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Spotted Sheath Dress DIY

This easy tutorial and free pattern will have you whipping up a cute pullover style sheath dress in no time! And ...
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Add Modesty Panel to a V-Neck Top!

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Is there anything worse than finding a dress that’s almost perfect? When I found this fun color-blocked dress at H&M a couple months ago, it was love at first sight…except for that plunging neckline.  Always the challenge to appropriately cover the nursing-mom cleavage, can I get an Amen?  So instead of passing it up, I figured out a DIY solution!

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The neckline was actually low enough that it allowed nursing access, but I wanted to be able to cover up the cleave when I was done!  I created this little panel that snaps open and shut.

Get the tutorial below!

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First, try your dress or top on and measure how high you want your panel to go (i.e. how much cleavage you’ve got exposed! Mine was about 4″ high).  Then, lay your dress or top face down on a flat surface to measure the width.  Be sure you’re not stretching the opening.  Mark how high your panel will go on the dress with a pen (i.e. 4″ above the bottom of the opening).  Then measure across the width of the opening at that point, and add about 1.5″ to overlap underneath (mine was about 5.5″).

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Now you’ll need to cut out your triangle of fabric for the panel.  Since my dress was made of a polyester knit, I used a black cotton knit that looked similar enough to the dress fabric.  I folded my fabric in half, and then cut out a triangle measuring the width you calculated above (5.5″ for me) and the height you measured above plus 1″ (about 5″ for mine), with the fold of the fabric at the top.  I wanted to use the fold as the top edge instead of hemming my fabric there.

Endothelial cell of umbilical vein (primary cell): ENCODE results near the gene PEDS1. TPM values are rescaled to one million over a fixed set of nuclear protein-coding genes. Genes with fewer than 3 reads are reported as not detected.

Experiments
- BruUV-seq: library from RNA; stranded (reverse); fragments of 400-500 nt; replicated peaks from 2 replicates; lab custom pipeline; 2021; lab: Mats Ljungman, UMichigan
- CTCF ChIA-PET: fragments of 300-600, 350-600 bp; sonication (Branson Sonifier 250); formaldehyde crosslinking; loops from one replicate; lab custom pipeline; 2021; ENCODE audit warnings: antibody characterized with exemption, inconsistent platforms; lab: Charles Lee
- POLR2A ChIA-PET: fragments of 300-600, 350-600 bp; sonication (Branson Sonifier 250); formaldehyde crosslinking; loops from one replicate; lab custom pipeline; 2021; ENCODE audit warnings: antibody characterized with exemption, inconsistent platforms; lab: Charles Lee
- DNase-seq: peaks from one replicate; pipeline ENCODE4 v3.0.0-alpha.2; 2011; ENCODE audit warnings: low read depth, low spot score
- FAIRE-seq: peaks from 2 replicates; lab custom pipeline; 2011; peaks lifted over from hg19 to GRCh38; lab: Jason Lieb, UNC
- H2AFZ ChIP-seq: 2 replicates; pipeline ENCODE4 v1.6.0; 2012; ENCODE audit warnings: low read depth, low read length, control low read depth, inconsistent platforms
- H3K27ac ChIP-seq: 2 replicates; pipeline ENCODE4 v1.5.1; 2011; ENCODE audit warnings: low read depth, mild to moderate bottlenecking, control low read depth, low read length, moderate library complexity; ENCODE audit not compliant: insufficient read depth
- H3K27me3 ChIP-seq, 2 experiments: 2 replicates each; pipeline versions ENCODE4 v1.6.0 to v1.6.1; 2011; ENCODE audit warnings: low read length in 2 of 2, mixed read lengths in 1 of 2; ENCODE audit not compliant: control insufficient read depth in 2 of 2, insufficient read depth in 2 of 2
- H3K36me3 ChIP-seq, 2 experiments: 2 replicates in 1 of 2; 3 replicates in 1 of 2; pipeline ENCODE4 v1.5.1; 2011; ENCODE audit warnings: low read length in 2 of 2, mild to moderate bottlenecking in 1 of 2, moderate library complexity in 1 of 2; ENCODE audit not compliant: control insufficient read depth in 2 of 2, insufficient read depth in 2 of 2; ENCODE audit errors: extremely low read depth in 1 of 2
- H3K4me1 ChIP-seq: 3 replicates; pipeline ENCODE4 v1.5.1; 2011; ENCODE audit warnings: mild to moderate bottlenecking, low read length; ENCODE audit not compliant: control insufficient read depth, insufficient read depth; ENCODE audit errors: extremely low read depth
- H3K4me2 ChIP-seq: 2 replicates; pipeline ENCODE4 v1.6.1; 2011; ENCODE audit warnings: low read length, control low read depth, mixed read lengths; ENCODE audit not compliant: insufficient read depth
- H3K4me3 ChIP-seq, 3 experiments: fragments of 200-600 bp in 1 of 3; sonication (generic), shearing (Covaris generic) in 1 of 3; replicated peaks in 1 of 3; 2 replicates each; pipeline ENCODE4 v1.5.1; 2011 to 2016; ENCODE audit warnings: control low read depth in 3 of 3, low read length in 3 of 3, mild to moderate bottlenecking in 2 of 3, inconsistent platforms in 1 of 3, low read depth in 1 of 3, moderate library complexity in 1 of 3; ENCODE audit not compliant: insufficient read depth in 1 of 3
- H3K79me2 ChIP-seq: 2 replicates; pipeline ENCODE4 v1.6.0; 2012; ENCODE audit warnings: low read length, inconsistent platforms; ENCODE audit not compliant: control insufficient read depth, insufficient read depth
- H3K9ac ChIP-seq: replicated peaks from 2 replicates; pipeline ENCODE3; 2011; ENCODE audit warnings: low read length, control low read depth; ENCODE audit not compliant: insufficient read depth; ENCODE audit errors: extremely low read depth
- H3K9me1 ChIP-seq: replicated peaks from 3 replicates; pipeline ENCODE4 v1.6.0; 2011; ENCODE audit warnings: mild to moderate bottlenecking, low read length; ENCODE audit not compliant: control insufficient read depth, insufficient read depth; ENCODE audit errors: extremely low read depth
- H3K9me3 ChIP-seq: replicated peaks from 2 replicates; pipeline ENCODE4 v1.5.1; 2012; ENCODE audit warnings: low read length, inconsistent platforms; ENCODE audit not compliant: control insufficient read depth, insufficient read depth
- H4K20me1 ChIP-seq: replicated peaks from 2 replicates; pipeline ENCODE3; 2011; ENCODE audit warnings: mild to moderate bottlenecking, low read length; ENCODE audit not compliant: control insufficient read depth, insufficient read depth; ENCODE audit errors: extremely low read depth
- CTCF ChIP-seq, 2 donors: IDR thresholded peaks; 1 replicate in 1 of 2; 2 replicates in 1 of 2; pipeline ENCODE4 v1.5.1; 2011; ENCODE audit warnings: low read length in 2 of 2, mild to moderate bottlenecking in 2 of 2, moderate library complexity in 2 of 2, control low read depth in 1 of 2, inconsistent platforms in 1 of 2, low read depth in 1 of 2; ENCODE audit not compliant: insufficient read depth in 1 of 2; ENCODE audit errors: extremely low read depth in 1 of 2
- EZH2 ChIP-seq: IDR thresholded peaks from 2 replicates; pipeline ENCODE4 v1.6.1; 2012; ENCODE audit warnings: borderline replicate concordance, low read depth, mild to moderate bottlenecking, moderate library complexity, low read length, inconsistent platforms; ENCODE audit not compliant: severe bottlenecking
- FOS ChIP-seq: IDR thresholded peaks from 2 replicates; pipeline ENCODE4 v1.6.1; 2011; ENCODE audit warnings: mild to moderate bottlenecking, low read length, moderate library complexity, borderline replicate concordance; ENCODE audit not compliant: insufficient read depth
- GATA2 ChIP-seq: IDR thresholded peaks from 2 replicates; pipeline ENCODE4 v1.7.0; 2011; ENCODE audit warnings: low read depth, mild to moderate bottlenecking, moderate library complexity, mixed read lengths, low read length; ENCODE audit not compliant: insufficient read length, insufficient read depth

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Now just finish the raw edges of your triangle sides…I used a serger but a simple zig-zag stitch would work too.  Then hand-stitch the bottom of your triangle flap to the inside of your dress, just below the neckline opening.  Mark where your panel hits the dress when closed, and hand-stitch snaps to both the top of the panel and inside of dress.  Or, if you’re not nursing and don’t need access, just hand-stitch the top in place as well!

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Voila!  Now go enjoy your new top/dress, in confidence that nobody’s staring at your chest!

Easy Flat-Front Skirt Tutorial

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I’m excited to share today’s tutorial with you all!  If you saw my Spring/Summer capsule wardrobe post last week, then you’ll recognize this peach pencil skirt.  We’re gonna learn to make it today!

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DIY-pencil-elastic-skirt-tutorial

There are already SO many easy skirt patterns and tutorials out there on the Interwebs, but when I started making this one, I needed a couple of special features:
1.  I wanted an elastic waistband so that as I lose baby weight, it would still fit me (yes my baby turned 1 this month…should I call it “toddler weight”??)
2.  I wanted a flat-front waistband to eliminate bulk.  I just love the tailored look of this style.
3.  It had to be lightweight for summer but knee-length.

Click Read More below for the full tutorial!